Is the Silence Broken?
30 years after rape crisis centers, women are being heard.
March 27, 2000 (Berkeley, Calif.) -- More than once a minute, 78 times an hour, 1,871 times a day, girls and women in America are raped.
When this traumatic event happens to a woman in the vicinity of Duke University Medical Center in Durham, N.C., now she'll be spared the glaring lights of the ER.
Instead, while she goes through the necessary medical treatment, evidence gathering, and questioning by police, she'll be cared for in a softly lit room with comfortable furnishings and pastel-painted walls.
The team of medical personnel -- including specially trained female nurses who collect evidence using state-of-the-art equipment -- will do what they need to do, but will also pay close attention to the emotional needs of the survivor, whether she's 15 or 45. The full spectrum of care will be on hand, from trained counselors to practical amenities such as fresh clothing and toiletries.
Much has changed since the first rape crisis centers sprang up 30 years ago in the wake of the "Break the Silence" movement that began in New York. The message was a profound and powerful one, says Marybeth Carter of the California Coalition Against Sexual Assault (CALCASA): Rape affects all of us, and you are not alone.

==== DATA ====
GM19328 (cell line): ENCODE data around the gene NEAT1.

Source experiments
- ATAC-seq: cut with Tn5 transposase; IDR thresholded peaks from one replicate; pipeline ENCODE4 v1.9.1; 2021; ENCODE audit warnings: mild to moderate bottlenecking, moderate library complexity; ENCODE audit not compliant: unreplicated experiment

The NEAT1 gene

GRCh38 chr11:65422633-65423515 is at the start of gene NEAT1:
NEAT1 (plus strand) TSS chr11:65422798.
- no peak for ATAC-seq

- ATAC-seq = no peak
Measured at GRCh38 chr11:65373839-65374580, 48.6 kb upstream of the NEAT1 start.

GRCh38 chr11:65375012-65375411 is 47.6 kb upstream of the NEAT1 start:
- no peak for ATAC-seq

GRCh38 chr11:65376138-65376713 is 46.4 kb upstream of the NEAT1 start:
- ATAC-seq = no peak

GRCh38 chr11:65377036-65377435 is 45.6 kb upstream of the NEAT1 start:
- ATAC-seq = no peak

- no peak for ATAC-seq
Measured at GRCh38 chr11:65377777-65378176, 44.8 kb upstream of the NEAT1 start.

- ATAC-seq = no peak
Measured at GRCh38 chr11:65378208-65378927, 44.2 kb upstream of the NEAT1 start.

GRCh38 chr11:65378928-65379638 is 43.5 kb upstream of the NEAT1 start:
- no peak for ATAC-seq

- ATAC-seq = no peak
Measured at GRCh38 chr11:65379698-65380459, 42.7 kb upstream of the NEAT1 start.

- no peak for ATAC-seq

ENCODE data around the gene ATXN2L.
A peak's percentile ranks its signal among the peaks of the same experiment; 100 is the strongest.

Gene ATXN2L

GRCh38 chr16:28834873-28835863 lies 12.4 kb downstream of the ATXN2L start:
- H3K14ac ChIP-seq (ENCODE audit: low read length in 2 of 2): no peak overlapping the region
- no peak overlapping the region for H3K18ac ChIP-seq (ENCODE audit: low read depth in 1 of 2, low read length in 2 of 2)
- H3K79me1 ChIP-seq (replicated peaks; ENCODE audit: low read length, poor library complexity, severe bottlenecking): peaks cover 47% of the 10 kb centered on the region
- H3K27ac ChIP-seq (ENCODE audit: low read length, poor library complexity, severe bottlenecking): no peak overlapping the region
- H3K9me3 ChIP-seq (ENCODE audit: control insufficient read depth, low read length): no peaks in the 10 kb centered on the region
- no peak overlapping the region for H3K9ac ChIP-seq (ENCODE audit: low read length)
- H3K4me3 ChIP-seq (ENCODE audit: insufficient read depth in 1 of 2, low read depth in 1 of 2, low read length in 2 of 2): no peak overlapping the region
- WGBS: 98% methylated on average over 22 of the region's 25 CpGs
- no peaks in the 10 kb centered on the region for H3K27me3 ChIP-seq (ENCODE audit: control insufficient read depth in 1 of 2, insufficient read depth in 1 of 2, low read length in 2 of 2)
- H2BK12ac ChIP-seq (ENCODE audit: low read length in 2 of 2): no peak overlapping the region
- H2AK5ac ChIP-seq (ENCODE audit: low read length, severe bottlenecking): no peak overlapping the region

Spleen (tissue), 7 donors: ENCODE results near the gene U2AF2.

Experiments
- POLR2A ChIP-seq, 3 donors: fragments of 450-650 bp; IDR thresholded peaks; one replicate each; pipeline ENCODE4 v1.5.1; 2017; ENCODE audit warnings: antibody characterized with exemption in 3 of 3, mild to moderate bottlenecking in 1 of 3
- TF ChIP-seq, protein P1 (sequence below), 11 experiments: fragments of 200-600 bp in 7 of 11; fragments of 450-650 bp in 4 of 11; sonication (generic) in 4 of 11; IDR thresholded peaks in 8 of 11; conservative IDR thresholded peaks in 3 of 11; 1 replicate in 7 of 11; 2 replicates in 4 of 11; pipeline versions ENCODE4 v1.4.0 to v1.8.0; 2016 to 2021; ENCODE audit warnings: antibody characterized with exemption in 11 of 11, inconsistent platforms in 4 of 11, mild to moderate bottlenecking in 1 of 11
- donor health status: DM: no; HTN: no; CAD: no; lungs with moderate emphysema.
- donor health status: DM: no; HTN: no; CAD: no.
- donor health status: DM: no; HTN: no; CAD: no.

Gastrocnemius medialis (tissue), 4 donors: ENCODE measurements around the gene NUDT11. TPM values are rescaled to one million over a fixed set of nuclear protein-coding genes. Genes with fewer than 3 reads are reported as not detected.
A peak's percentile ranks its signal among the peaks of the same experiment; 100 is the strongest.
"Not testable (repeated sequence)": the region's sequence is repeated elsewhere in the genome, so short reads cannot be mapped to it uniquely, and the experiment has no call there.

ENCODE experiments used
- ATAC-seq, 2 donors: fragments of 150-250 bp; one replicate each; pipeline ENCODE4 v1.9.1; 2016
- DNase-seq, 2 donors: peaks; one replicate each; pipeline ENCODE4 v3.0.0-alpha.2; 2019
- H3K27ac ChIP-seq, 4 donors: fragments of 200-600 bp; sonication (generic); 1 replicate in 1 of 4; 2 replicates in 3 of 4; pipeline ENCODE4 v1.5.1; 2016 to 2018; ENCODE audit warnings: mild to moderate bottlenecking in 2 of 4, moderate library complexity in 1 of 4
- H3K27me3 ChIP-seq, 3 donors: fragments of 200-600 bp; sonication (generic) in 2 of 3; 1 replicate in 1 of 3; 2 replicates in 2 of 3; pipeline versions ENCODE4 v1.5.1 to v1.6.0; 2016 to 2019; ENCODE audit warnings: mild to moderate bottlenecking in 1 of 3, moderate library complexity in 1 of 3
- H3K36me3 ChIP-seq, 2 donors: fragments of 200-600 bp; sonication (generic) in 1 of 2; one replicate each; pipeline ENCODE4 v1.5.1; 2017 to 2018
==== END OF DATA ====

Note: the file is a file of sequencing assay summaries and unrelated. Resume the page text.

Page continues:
Out of that early movement came the early hotlines, staffed at first by untrained volunteers. Then in 1974, realizing that women who had been raped had nowhere to turn for help, Gail Abarbanel founded the Rape Treatment Center in Santa Monica, Calif., offering psychological intervention as well as medical help.
Specialized Care in the Aftermath of Assault
This past fall, when Duke's specially designed center opened, it joined an evolving nationwide trend toward gentler, specialized, more effective treatment in the aftermath of assault. The facility, like others across the country, has been consciously designed as a safe, calm setting, where patients who've undergone sexual trauma can be offered more than emergency medical treatment.
There is mounting evidence that early intervention and immediate counseling speeds a rape survivor's recovery. Every state now has Coalitions Against Sexual Assault (CASA) programs designed to support rape crisis centers and the clients they serve. Most states now have Sexual Assault Response Teams (SARTs) composed of specially trained legal, medical, and counseling professionals and advocates working together.
Such teams today routinely offer advice on sexually transmitted diseases, HIV, pregnancy, infection, and other risks. They usually have on hand the morning-after pill, as well as other treatments and drugs for specific medical needs. Trained counselors are on hand 24 hours a day. Some institutions, such as Stuart House in Santa Monica, have special services just for children who've been raped.